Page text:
Journal List > Chonnam Med J > v.48(1) > 1074875

Chonnam Med J. 2012 Apr;48(1):69-72. English.
Published online April 26, 2012.
© Chonnam Medical Journal, 2012
A Case of Painful Hashimoto Thyroiditis that Mimicked Subacute Thyroiditis
Hye Mi Seo, Miyeon Kim, Jaeseok Bae, Jo-Heon Kim,1 Jeong Won Lee,2 Sang Ah Lee, Gwanpyo Koh and Dae Ho Lee
Department of Internal Medicine, Jeju National University School of Medicine, Jeju, Korea.
1Department of Pathology, Jeju National University School of Medicine, Jeju, Korea.
2Department of Nuclear Medicine, Jeju National University School of Medicine, Jeju, Korea.

Corresponding Author: Dae Ho Lee. Department of Internal Medicine, Jeju National University Hospital, 1753-3 Ara-1-dong, Jeju 690-716, Korea. TEL: +82-64-717-1521, FAX: +82-64-717-1131, Email:
Received October 13, 2011; Accepted October 20, 2011.

This is an Open Access article distributed under the terms of the Creative Commons Attribution Non-Commercial License ( which permits unrestricted non-commercial use, distribution, and reproduction in any medium, provided the original work is properly cited.


Hashimoto thyroiditis (HT) is an autoimmune thyroid disorder that usually presents as a diffuse, nontender goiter, whereas subacute thyroiditis (SAT) is an uncommon disease that is characterized by tender thyroid enlargement, transient thyrotoxicosis, and an elevated erythrocyte sedimentation rate (ESR). Very rarely, patients with HT can present with painful, tender goiter or fever, a mimic of SAT. We report a case of painful HT in a 68-year-old woman who presented with pain and tenderness in a chronic goiter. Her ESR was definitely elevated and her thyroid laboratory tests suggested subclinical hypothyroidism of autoimmune origin. 99mTc pertechnetate uptake was markedly decreased. Fine needle aspiration biopsy revealed reactive and polymorphous lymphoid cells and occasional epithelial cells with Hürthle cell changes. Her clinical symptoms showed a dramatic response to glucocorticoid treatment. She became hypothyroid finally and is now on levothyroxine therapy.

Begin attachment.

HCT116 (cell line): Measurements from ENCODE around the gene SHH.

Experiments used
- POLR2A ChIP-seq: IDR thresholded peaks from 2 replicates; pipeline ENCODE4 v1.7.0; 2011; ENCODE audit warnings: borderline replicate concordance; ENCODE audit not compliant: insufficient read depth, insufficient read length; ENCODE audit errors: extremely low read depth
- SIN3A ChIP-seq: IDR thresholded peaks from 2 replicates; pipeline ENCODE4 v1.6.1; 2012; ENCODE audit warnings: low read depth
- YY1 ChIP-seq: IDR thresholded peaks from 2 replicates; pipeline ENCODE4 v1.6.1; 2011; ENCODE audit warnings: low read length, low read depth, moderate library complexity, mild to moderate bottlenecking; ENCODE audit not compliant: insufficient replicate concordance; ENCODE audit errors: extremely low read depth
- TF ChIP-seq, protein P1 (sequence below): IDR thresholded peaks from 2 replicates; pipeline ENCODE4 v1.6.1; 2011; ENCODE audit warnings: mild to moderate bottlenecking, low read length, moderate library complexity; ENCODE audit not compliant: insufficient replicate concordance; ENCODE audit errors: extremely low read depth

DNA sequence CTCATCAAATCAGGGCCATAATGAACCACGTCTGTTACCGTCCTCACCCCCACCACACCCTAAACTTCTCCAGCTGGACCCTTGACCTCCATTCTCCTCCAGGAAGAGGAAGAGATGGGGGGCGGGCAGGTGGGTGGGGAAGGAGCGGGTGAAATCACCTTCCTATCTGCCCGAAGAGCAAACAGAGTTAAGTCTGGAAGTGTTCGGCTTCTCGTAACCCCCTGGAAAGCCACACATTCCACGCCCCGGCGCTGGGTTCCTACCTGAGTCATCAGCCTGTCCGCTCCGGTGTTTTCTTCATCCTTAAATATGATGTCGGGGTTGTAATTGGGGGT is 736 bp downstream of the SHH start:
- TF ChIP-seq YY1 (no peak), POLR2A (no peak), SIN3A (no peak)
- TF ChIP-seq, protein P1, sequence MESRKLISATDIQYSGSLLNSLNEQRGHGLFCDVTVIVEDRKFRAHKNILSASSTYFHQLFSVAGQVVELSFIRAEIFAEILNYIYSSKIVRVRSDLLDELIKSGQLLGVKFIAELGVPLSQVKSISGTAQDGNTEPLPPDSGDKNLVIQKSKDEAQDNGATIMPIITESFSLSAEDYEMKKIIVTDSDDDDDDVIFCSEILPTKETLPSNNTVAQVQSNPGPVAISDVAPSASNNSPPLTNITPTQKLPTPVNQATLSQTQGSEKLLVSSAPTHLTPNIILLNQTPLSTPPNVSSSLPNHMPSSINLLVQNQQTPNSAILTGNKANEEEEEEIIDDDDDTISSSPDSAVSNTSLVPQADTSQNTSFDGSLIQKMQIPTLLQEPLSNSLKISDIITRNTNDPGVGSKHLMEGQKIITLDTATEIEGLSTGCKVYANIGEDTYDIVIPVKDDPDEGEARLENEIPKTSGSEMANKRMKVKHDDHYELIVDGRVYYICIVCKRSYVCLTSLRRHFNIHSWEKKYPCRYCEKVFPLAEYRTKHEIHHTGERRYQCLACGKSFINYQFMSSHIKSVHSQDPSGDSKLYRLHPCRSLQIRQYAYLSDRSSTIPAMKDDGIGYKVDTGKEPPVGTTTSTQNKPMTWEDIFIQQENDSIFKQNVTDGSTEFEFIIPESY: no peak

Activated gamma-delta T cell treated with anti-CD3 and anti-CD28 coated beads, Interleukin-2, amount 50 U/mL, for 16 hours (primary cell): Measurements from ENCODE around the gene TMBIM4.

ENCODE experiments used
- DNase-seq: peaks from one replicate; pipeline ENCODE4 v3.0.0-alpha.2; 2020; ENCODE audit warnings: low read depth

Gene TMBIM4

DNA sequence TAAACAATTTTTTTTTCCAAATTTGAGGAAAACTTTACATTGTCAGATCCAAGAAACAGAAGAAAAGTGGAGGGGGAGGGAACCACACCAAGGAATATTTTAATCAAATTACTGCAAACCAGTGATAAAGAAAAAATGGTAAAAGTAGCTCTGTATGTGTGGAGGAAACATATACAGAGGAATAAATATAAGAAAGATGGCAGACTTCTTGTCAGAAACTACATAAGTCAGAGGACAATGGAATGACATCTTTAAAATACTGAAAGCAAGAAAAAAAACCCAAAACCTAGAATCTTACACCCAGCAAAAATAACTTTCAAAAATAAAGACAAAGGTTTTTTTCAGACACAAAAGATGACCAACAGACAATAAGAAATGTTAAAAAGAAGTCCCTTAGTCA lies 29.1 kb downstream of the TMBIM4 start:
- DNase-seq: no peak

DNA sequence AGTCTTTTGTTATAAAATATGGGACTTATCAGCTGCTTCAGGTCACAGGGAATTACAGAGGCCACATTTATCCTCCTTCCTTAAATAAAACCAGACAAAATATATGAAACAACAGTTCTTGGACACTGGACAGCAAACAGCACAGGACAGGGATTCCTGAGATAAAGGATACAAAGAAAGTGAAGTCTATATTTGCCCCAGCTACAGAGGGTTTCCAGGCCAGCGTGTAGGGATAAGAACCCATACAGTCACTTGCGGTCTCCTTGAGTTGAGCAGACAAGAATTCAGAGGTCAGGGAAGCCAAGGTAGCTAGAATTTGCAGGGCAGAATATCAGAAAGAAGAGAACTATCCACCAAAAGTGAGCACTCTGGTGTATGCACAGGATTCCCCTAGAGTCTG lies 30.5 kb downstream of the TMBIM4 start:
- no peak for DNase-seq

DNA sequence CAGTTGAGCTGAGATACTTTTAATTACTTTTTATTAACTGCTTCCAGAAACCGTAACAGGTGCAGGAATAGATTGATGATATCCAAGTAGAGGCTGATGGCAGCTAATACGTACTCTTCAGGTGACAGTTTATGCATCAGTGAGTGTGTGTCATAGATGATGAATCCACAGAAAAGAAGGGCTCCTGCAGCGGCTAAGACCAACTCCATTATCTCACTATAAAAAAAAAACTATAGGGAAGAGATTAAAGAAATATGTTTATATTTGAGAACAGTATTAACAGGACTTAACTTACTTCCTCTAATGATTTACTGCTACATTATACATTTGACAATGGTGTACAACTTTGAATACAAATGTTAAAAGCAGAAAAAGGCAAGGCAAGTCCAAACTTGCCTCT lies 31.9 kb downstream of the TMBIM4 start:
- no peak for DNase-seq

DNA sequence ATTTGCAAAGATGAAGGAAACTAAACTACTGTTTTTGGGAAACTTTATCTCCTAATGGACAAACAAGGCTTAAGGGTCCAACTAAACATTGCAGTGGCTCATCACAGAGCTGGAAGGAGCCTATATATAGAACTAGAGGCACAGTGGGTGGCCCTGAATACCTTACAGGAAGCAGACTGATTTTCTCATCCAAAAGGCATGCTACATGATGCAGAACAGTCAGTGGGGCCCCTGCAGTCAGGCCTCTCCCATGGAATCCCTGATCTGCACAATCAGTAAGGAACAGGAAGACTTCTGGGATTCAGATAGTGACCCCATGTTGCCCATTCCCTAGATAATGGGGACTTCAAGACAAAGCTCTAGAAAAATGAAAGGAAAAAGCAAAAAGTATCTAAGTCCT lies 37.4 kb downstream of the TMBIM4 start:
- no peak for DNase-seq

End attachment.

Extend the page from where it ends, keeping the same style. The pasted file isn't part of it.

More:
Keywords: Hashimoto thyroiditis; Subacute thyroiditis


Hashimoto thyroiditis is an autoimmune thyroid disorder that is probably the most common cause of hypothyroidism. It predominantly affects middle-aged women and usually manifests as a painless, nontender, diffuse goiter.1 In contrast, subacute thyroiditis causes neck pain, thyroid tenderness, and systemic symptoms of inflammatory disease with or without thyrotoxicosis. These two disease entities seem to have quite different pathogenic mechanisms, specifically, autoimmune and probably various viral infections, respectively. However, in a very few cases of Hashimoto thyroiditis, symptoms and signs such as thyroid pain and tenderness, fever, and general malaise could be initial manifestations.2, 3 In their cytopathologic study of 51 cases, Jayaram et al. reported the coexistence of Hashimoto thyroiditis with subacute thyroiditis in two cases.4 It was not clarified whether the coexistence was accidental or pathogenically interrelated, because only a few cases of an association between subacute thyroiditis and Hashimoto thyroiditis have been reported.5 Furthermore, Hashimoto thyroiditis itself can be a very rare cause of painful or tender thyroid.2 We describe here a case of a Hashimoto thyroiditis patient who had a chronic goiter for several months and subsequently presented with a painful, tender goiter, elevated erythrocyte sedimentation rate (ESR), and decreased thyroid Tc-99m pertechnetate uptake typical of subacute thyroiditis.